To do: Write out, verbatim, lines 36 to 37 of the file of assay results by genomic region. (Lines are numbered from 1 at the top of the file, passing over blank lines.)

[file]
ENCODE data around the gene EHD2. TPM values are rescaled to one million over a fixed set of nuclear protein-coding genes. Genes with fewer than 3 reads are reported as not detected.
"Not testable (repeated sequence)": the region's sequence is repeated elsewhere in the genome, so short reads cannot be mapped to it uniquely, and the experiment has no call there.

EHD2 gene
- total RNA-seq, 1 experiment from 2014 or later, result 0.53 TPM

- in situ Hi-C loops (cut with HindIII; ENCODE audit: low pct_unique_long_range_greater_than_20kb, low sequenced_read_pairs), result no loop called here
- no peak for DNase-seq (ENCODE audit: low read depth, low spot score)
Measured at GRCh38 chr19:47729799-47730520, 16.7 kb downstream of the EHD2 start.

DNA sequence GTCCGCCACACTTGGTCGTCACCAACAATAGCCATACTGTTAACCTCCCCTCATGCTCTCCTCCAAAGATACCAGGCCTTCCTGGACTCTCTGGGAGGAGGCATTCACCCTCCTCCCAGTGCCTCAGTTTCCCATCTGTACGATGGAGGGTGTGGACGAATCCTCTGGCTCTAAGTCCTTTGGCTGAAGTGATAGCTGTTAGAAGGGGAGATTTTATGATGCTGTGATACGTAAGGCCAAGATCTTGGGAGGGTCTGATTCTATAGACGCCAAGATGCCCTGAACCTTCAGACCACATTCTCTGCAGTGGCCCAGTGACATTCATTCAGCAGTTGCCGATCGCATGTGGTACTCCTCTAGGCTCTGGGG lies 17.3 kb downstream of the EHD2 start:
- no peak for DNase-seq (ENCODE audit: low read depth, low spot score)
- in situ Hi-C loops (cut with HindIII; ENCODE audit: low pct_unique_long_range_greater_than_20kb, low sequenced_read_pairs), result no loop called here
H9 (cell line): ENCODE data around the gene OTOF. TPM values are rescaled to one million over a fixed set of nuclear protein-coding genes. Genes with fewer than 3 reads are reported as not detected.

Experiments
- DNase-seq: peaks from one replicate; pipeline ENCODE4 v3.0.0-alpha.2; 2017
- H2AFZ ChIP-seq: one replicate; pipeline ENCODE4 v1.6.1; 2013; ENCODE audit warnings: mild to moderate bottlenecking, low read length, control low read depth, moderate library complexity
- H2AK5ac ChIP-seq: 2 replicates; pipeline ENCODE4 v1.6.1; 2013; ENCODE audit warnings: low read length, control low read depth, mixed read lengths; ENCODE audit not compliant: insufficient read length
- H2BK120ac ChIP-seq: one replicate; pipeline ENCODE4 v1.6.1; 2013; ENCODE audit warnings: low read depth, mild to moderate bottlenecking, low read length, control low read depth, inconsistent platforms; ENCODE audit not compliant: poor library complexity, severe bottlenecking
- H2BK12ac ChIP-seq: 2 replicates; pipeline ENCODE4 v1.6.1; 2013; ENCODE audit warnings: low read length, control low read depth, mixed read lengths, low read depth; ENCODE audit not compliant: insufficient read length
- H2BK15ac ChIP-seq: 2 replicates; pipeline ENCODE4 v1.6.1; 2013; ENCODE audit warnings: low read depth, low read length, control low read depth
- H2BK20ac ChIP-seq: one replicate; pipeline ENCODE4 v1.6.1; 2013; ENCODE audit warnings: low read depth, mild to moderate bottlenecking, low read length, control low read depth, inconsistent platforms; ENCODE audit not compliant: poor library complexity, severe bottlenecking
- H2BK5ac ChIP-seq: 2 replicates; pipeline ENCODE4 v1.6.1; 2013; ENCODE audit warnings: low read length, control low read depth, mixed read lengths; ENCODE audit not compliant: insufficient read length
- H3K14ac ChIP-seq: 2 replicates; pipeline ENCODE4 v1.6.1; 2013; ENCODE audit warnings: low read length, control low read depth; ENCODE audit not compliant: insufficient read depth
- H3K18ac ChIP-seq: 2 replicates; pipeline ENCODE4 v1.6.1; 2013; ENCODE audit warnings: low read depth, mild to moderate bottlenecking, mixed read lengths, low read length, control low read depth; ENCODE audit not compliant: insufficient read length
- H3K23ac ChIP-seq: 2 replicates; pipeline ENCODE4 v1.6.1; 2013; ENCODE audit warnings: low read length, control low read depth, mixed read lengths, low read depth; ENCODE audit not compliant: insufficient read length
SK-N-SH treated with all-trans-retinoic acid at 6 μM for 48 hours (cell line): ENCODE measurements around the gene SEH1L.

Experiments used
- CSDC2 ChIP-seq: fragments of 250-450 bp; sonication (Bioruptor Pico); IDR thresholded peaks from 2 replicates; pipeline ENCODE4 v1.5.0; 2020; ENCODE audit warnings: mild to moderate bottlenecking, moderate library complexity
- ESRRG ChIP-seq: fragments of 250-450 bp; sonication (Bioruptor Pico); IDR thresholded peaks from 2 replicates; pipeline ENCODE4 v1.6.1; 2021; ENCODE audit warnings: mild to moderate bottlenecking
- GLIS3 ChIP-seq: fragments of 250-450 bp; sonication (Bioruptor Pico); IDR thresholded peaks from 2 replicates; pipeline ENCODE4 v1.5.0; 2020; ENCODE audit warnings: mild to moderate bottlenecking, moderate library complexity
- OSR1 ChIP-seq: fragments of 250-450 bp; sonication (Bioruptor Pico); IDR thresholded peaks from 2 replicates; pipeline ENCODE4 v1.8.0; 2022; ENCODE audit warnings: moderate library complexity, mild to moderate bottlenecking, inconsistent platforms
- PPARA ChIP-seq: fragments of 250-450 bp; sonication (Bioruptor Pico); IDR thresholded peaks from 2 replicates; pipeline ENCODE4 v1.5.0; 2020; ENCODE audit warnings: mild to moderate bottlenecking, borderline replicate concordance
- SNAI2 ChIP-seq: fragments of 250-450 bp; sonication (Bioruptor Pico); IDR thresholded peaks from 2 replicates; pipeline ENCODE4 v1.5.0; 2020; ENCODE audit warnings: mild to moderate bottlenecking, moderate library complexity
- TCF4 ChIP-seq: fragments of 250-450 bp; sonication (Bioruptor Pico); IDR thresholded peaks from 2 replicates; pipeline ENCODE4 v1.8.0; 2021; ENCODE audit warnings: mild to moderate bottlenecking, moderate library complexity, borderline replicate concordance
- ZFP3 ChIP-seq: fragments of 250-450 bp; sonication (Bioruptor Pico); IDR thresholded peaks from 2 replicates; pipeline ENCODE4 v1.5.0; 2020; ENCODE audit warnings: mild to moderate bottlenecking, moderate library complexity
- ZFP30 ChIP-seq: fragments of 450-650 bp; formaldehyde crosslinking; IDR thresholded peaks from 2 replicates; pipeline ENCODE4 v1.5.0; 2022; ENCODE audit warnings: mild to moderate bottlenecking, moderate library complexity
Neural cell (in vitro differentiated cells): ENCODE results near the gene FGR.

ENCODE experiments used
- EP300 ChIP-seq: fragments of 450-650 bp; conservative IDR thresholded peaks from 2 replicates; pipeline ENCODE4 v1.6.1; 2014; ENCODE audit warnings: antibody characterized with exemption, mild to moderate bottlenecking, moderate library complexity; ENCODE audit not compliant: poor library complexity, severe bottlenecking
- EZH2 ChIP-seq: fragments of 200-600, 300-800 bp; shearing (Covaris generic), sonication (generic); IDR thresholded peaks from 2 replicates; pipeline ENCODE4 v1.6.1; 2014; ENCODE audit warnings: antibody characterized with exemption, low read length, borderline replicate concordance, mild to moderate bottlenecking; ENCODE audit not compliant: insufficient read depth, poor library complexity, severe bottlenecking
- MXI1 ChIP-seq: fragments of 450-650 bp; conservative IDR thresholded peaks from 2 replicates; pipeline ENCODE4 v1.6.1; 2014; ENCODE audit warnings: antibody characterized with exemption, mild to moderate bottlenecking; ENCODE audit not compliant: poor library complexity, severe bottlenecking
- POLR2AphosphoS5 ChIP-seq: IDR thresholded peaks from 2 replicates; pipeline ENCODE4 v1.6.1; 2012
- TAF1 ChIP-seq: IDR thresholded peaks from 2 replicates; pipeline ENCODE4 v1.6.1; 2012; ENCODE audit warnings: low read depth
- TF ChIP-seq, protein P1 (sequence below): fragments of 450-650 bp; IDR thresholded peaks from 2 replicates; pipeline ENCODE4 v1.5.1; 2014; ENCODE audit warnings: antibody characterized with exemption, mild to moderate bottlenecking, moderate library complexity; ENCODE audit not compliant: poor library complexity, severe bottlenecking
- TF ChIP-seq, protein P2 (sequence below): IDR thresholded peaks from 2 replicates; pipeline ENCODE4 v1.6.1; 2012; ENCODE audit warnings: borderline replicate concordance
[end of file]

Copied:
ENCODE experiments used
- EP300 ChIP-seq: fragments of 450-650 bp; conservative IDR thresholded peaks from 2 replicates; pipeline ENCODE4 v1.6.1; 2014; ENCODE audit warnings: antibody characterized with exemption, mild to moderate bottlenecking, moderate library complexity; ENCODE audit not compliant: poor library complexity, severe bottlenecking